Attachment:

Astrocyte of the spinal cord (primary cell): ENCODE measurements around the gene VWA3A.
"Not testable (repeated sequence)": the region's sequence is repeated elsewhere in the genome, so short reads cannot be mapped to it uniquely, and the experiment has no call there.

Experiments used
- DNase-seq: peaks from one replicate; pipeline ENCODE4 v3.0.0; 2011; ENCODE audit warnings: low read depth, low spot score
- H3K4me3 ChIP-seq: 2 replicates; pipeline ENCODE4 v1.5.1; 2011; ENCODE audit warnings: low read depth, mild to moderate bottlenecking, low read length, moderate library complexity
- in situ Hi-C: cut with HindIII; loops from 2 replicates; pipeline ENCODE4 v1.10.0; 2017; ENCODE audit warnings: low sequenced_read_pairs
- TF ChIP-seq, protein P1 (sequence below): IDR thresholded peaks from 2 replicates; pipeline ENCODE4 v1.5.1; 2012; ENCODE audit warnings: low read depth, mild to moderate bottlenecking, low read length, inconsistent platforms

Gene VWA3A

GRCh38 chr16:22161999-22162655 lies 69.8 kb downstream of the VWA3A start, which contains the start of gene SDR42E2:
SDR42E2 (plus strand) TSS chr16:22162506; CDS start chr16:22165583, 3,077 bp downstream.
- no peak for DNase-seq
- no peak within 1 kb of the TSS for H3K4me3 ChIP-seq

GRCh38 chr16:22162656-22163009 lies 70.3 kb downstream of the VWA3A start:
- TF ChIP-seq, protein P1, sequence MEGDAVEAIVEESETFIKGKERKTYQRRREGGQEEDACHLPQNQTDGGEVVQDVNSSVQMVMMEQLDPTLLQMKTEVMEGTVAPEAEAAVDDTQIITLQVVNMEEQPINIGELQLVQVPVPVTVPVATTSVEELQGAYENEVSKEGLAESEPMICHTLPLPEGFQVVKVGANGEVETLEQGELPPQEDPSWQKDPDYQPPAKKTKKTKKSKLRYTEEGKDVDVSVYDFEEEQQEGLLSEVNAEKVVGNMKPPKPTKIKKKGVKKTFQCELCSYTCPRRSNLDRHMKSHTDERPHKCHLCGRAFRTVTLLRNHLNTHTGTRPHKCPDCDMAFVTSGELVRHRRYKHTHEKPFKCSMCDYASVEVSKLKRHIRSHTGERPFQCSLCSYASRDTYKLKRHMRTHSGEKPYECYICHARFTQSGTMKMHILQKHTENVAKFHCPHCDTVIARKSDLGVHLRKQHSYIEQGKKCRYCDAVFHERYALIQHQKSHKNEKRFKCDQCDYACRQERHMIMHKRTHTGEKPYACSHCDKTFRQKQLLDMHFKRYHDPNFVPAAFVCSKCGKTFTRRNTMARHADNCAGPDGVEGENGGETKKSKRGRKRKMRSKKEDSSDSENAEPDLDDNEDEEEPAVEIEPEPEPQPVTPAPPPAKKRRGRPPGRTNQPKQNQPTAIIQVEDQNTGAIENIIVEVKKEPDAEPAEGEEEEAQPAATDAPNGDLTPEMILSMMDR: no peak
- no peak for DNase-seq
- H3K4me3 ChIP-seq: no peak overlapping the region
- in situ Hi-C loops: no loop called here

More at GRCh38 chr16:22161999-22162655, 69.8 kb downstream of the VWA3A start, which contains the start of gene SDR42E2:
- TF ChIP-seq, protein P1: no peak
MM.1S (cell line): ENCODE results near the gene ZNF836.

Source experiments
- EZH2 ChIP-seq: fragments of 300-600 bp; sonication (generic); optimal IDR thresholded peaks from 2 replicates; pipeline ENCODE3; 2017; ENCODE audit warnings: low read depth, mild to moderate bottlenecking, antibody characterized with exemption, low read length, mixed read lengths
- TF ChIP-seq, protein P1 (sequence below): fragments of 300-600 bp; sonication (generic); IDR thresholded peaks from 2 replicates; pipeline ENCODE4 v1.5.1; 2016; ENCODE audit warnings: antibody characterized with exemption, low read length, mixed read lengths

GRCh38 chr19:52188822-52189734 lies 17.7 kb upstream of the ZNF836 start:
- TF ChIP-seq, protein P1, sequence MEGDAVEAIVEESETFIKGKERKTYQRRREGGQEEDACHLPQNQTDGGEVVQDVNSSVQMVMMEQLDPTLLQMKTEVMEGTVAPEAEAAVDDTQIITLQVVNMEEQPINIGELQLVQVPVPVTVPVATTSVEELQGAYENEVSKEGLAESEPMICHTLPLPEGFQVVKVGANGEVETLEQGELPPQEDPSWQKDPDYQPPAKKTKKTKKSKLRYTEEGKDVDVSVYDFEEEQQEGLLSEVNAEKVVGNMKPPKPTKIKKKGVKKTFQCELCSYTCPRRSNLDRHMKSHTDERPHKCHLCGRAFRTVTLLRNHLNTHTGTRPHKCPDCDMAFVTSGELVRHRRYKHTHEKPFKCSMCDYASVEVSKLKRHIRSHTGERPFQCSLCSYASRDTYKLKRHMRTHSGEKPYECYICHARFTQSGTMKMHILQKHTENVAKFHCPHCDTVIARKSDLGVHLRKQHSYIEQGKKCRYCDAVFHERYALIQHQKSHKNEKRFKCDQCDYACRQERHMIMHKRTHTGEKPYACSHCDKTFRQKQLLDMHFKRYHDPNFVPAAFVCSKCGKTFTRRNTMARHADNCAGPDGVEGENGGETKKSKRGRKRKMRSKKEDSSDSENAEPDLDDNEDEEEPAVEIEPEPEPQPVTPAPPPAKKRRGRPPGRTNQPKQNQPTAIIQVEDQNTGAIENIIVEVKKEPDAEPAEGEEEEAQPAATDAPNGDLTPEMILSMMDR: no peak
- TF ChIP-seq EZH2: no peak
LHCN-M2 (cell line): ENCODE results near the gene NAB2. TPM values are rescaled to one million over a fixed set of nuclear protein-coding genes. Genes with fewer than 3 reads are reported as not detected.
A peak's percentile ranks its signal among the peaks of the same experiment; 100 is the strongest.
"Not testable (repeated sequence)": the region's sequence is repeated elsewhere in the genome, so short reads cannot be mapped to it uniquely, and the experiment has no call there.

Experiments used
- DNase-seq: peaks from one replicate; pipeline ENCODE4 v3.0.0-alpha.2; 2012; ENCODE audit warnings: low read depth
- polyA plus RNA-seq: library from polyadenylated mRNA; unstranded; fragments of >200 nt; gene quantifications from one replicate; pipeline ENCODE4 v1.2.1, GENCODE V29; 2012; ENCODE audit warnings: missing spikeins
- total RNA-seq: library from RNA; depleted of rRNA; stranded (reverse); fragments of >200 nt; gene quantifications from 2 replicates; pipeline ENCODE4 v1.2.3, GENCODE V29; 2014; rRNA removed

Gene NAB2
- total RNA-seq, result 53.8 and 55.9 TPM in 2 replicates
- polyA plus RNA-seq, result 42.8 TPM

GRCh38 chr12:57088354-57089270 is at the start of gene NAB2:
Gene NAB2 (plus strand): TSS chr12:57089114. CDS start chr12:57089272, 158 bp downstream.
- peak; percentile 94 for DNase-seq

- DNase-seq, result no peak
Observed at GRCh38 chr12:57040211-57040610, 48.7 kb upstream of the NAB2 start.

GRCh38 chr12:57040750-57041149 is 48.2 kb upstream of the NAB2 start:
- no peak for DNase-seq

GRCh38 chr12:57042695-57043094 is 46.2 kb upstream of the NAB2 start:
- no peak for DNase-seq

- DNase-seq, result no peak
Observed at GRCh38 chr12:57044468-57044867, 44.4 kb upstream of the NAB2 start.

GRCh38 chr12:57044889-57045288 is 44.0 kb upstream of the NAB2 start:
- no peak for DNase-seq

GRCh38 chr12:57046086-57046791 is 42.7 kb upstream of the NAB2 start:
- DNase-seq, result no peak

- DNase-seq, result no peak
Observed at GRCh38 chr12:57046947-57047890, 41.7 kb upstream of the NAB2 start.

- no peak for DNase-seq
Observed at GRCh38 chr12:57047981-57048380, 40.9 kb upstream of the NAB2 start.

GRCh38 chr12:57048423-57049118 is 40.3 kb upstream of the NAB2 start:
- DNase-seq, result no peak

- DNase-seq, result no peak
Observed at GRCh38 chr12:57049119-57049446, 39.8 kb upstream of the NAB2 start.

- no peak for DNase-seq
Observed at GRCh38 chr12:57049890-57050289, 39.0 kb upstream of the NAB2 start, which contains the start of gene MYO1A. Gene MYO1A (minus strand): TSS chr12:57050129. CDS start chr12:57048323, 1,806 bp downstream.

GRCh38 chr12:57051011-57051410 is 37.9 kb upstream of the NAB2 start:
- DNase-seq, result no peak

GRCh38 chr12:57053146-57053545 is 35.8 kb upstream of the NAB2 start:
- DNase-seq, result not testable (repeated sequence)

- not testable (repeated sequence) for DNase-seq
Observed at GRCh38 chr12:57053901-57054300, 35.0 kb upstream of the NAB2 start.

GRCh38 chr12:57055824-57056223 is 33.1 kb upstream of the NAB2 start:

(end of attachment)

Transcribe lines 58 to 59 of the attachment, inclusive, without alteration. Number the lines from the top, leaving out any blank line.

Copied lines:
- DNase-seq, result no peak
Observed at GRCh38 chr12:57049119-57049446, 39.8 kb upstream of the NAB2 start.